Ballistic #2 from Black Mask Studios, by Adam Egypt Mortimer and Darick Robertson, has the not so envious task of following up issue one’s flawless debut. This review aims to be spoiler free as possible, but there are a few minor spoilers so be forewarned.
Like the first issue of Ballistic, Mortimer and Robertson put together a story that requires multiple readings, not because it’s inaccessible as much as there’s so many cool concepts to digest. Whether it’s the ideas Mortimer proposes in his writing or the deep layers to Robertson’s art, reading Ballistic is like listening to a Pink Floyd album remixed by Basement Jaxx.
The opening sequence is one of the many examples where this happens. How the world began changing and the eventual rise of Repo City is explained like an apocalyptic documentary done Tim Burton style with some fascinating footnotes included at the end of the story to make the collapse of civilization that more nuanced.
This nightmarish, and realistically reasoned future, gets the piss taken out of it quite quickly as Mortimer and Robertson remind you as belligerently as possible in the second page that Butch and Gun are on the run from John Q. Law. The sequence of panels Robertson uses for their literal flight from the law is a stunning chase that shows off his rare skills as a fluid visual storyteller.
Gun and Butch make their escape, but Butch knows that Gun has more than just drug withdrawals kicking in as he takes him to get checked out by the gun tech/drug dealer Crustco. This may be one of the most important parts of the story with the way it explains how a living weapon like Gun is created and how it perceives reality.
He also does more than just look cool (he also does more than just scare horses) with the way Mortimer and Robertson have crafted him into one of the most unusual and forceful characters created in all of comics. One of the best parts of Ballistic is Mortimer and Robertson’s ability to characterize him through colorful dialogue and expressions.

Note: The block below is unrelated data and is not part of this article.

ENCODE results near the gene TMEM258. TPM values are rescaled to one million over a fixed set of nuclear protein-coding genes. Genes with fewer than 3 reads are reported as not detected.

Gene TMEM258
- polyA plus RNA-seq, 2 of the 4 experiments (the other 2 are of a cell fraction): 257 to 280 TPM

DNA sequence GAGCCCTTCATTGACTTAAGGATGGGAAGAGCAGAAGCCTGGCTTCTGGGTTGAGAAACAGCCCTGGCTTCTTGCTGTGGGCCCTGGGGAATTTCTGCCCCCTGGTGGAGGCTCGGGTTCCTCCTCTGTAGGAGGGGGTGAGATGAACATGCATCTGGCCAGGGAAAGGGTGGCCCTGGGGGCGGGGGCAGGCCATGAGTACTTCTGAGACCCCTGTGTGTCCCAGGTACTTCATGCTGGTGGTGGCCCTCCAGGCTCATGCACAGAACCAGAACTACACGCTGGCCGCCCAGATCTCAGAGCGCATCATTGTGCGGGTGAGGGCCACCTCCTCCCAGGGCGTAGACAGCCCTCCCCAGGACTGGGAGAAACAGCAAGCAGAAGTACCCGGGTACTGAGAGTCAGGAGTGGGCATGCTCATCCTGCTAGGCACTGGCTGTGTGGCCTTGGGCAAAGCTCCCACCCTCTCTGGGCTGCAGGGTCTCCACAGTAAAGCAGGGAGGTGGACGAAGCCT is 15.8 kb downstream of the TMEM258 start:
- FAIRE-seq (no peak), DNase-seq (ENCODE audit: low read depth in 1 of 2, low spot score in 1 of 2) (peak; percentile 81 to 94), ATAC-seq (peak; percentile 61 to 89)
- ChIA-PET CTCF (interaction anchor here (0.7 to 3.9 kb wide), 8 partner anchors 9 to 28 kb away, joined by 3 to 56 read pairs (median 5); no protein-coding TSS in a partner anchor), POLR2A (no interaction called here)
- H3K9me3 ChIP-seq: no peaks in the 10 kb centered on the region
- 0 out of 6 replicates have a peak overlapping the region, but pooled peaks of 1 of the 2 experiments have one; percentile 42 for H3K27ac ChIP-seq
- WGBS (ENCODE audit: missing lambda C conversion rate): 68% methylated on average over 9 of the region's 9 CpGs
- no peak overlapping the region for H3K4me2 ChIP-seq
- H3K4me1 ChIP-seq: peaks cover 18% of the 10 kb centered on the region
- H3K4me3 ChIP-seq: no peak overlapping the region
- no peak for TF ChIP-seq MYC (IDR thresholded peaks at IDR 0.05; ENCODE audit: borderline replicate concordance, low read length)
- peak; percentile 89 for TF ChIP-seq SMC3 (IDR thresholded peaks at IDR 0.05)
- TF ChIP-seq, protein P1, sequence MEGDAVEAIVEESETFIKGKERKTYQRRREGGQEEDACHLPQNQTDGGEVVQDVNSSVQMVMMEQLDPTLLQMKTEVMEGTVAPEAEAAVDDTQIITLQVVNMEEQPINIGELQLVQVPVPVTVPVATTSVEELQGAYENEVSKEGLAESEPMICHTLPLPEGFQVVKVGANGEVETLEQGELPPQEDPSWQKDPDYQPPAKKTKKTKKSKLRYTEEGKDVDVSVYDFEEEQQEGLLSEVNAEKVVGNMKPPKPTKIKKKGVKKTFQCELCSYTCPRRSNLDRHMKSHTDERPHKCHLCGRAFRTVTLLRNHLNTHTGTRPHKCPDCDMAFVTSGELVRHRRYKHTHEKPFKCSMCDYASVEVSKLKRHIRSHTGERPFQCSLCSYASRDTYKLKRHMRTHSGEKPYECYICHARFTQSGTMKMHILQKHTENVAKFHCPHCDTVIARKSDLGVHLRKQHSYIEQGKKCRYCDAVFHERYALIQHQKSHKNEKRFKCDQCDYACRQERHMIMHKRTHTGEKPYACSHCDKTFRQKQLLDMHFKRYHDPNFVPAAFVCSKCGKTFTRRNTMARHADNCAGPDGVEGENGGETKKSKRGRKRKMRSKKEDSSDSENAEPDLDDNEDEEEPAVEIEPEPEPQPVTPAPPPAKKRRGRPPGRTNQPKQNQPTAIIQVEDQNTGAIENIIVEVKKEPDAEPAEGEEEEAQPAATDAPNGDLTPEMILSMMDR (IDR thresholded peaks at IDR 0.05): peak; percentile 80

Just as much as this issue feels like it belongs to Gun, Butch works his way back into the story forcefully with his dimwittedness taking a backseat for a change as he makes one smart decision in a chain of failure. But this review is getting ahead of itself because there’s just too much risk of spoilage if it goes further.
I would also be remiss in not mentioning Diego Rodriguez’s contribution on coloring for Ballistic as a series. He strikes a perfect balance of color to this title, which is crucial with all of the bio-mimicry concepts and living aspects of the story. Rodriguez’s colors are a veritable rainbow for the petri dish that is Repo City.
Mortimer and Robertson come out guns blazing (making readers suck holocaust) with an outstanding second issue that goes into the deeper layers of storytelling at work. Ballistic sticks the landing with a 10, 10, 9.8 (from those spiteful Russians), 10, and a another 10 for another amazing issue that shows Mortimer and Robertson know no bounds when it comes to imagination.
You just need to get up off your duff or click a mouse and get a copy of Ballistic #2. Period. It’s in stores Wednesday, September 11th at your local comic shop or digitally through Black Mask’s website.